is a model of the heart showing atrial flutter in the right atrium of
the heart. In our patient today, the rhythm actually rotated in an
opposite (or clockwise) direction. |
Here's how it works. This is the CARTO system that is sold by a company called Biosense-Webster. There is another company called ESI-Navx that produces a similar product. Patches are placed on the outside of the body: this is essentially a GPS system, where the heart is the planet, and the platinum-tipped catheter is the body on (in) the planet. The catheters have a magnetic location tip. The catheter is a very long wire inserted through the femoral vein inside the right (and left) groins, and run up the vein into the heart, much like a very long intravenous line. However, this line is connected to a recording and pacing device that is also run through the CARTO system.
When the catheter tip touches the inside wall of the heart, the impedance changes, and the computer is told to make a point. As the catheter is drawn across the inside of the heart, the point becomes a line, which becomes a plane, which becomes a shell, which becomes a chamber of the heart.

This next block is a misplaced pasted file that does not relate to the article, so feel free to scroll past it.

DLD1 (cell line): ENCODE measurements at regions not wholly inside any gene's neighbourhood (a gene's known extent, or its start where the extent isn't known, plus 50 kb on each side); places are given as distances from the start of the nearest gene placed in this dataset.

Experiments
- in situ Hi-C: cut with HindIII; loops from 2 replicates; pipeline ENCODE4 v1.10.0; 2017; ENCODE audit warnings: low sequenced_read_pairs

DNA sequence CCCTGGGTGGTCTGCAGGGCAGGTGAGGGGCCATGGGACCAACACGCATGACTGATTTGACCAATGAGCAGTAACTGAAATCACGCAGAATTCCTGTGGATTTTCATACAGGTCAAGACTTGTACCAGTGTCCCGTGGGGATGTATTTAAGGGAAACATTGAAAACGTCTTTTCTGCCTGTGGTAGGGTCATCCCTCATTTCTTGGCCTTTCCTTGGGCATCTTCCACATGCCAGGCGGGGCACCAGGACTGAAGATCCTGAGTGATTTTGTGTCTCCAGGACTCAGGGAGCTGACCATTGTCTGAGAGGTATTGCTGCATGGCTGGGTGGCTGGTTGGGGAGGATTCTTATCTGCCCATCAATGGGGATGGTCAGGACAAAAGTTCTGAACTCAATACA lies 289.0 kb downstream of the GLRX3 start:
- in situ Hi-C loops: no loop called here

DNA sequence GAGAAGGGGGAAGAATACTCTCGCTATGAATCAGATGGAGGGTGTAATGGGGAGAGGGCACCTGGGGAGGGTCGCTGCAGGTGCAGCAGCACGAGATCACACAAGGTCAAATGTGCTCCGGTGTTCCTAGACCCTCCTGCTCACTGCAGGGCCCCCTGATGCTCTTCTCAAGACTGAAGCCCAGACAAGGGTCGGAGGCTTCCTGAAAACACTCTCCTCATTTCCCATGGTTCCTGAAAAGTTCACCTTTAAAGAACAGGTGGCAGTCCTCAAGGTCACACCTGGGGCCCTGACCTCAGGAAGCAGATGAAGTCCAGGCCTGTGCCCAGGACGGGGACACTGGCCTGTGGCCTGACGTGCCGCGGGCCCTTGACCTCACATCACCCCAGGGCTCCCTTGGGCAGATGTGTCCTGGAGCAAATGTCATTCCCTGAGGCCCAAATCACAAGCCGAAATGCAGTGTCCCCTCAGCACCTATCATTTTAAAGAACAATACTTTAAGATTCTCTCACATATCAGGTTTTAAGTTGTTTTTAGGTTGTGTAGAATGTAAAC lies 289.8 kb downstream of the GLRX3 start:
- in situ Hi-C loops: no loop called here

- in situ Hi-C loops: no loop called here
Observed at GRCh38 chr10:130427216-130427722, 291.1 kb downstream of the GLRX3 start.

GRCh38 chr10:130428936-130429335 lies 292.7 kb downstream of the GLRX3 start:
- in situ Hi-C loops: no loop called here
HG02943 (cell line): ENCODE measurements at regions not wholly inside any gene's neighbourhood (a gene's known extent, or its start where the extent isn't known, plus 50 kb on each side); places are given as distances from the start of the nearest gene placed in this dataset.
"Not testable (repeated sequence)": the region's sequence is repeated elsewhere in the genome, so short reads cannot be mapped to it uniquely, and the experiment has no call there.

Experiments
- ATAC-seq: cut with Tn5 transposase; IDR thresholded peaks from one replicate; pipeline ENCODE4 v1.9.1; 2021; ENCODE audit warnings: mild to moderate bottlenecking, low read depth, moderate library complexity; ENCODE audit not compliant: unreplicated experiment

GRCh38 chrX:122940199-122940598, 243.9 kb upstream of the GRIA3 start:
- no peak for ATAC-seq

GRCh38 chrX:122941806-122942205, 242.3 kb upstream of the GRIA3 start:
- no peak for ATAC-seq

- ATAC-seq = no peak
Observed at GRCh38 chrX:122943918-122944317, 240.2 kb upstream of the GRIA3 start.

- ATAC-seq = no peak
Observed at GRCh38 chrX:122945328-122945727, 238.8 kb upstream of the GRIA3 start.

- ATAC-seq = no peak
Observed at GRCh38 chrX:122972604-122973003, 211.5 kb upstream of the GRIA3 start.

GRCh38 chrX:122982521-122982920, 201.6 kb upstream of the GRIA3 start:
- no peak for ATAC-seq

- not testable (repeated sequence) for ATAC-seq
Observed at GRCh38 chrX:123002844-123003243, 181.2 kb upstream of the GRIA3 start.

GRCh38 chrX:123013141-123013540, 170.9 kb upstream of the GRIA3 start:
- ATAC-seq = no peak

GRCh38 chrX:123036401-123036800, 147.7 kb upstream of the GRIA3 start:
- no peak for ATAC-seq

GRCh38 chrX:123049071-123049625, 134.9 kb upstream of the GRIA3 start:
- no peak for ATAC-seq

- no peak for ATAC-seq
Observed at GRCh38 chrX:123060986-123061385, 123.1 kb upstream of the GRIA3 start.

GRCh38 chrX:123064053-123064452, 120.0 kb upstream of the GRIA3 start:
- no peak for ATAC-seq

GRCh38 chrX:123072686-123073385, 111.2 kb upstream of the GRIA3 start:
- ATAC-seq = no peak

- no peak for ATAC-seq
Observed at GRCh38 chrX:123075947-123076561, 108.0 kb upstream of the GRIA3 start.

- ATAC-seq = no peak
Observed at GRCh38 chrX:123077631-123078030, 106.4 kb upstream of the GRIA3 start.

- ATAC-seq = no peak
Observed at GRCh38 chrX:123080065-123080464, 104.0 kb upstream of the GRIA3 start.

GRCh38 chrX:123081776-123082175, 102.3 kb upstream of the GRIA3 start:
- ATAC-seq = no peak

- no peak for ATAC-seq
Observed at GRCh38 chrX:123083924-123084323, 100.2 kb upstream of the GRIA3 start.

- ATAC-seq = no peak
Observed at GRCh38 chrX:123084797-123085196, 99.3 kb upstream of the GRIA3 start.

In this case the catheter(s) were contained within the right atrium. The patient arrived to the lab with an underlying cardiac arrhythmia called atrial flutter. We were pretty sure it was well-contained within the right atrium, but we wanted to make certain. The total time of the procedure to terminate the arrhythmia took approximately 15 minutes, but we liked playing around with the arrhythmia just to make sure we ablated in the right spot.
Atrial flutter is the electrical energy of the heart that is caught in a closed loop, much like when your computer does the spinning hourglass (Windows) or spinning pinwheel (Mac). This is a re-entrant arrhythmia, meaning that it goes round and round inside of the heart. In the 1970s, scientists didn't have clue on how this worked, until somebody one day opened up a dog or a pig or a human and actually measured the timing cycles of this electrical energy moving around and around in a circle. Fortunately with computers, this can be easily demonstrated. This patient was in the arrhythmia for nearly a year. The top figure is that of the right atrium looking down from the superior vena cava. The colors are assigned to time, so that red is early and purple is late. As you look down on the heart you can see the energy spinning in a clockwise fashion. Think of it has a millions of cells performing the 'wave' inside the right atrium.
Fortunately this arrhythmia has to travel across a bridge. This bridge is the cavo-tricuspid isthmus. Get rid of the bridge, and you break the circuit. You don't have to cut the heart open, just apply radiofrequency energy (or heat) to this ridge to lightly scar this tiny area. Ablation is accomplished by drawing a line of RF energy from the cavo-tricuspid isthmus (CTI in figure below) to the inferior vena cava. Magically the cardiac rhythm was restored, and the patient went home without complication.